“Feelings of empathy are virtues we want to cultivate personally and in society,” says first author Yoni Ashar (@YoniAshar), a graduate student in the lab of Tor D. Wager (@torwager), professor of neuroscience at the University of Colorado, Boulder. “Understanding these emotions could open the doors to increasing empathy and compassion in personal relationships and on a broader societal level.”
Ashar has firsthand experience with empathic distress at home. When his toddlers start crying and fussing, sometimes he gets upset, too. “I’m mirroring them,” he says. “But I don’t need to meet them where they are. I can show compassion, or empathic care, instead.”
To study empathy, the researchers recruited 66 adults to sit in a brain scanner while listening to 24 true short stories of human distress. For instance, in one story, a young drug addict finds help at a boarding school and later is able to help others recover from addiction. Previous studies of empathy examined brain activity in response to static images flashed on a screen. “We took a naturalistic experimental approach that more closely resembles how we encounter the suffering of others in our daily lives,” says Ashar.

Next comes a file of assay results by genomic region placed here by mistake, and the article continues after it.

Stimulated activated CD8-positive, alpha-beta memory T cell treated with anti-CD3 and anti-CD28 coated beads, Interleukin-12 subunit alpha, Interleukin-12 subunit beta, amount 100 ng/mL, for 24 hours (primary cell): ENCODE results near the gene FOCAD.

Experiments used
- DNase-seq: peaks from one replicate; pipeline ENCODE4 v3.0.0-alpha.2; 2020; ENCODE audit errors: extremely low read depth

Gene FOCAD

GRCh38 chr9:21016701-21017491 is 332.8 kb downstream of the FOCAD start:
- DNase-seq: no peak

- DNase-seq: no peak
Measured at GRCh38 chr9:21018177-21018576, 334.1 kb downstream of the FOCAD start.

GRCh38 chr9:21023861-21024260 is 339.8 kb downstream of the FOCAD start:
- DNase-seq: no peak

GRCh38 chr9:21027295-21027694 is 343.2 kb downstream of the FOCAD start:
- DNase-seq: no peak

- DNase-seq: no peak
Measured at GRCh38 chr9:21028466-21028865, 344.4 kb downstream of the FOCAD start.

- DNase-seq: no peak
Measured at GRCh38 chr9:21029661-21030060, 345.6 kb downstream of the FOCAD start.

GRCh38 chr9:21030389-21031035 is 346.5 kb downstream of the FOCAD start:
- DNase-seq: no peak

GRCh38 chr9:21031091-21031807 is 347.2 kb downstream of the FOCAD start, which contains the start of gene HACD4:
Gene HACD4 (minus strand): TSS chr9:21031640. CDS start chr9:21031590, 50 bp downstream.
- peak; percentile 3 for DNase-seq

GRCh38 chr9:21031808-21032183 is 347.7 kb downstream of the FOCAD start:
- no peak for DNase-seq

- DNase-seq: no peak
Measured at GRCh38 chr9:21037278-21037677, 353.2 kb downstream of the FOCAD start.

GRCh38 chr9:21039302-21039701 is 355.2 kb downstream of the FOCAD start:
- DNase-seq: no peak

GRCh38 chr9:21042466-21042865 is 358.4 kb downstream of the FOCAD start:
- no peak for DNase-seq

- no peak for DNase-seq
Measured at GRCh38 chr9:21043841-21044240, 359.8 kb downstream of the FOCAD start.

Using functional magnetic resonance imaging (fMRI), the researchers recorded brain activity patterns as subjects listened to the stories. The subjects heard the stories a second time outside the scanner, this time rating their feelings of distress and care over time as the narratives unfolded. The researchers then mapped the feelings to the patterns.